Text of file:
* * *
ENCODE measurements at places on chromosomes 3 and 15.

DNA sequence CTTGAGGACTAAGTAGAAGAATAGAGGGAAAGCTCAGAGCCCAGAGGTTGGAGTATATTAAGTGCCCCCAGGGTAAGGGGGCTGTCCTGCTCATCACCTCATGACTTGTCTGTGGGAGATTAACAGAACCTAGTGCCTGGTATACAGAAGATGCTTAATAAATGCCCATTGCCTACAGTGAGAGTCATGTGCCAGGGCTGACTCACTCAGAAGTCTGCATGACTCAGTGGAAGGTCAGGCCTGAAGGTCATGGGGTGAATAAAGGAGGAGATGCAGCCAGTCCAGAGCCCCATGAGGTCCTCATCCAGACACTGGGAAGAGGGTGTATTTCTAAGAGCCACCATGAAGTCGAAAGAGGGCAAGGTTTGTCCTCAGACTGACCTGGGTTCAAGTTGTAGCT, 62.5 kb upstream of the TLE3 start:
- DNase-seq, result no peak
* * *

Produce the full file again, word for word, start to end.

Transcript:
ENCODE measurements at places on chromosomes 3 and 15.

DNA sequence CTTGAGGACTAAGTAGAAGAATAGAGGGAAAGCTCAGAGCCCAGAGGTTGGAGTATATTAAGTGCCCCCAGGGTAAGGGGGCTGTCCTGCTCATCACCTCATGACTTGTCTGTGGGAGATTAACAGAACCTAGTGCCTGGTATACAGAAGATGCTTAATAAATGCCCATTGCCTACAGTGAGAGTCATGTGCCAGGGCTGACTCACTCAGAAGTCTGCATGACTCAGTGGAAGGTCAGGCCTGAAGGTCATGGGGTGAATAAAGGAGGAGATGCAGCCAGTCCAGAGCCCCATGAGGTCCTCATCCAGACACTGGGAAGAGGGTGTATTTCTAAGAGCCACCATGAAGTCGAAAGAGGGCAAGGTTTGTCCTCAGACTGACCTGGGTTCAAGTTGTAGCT, 62.5 kb upstream of the TLE3 start:
- DNase-seq, result no peak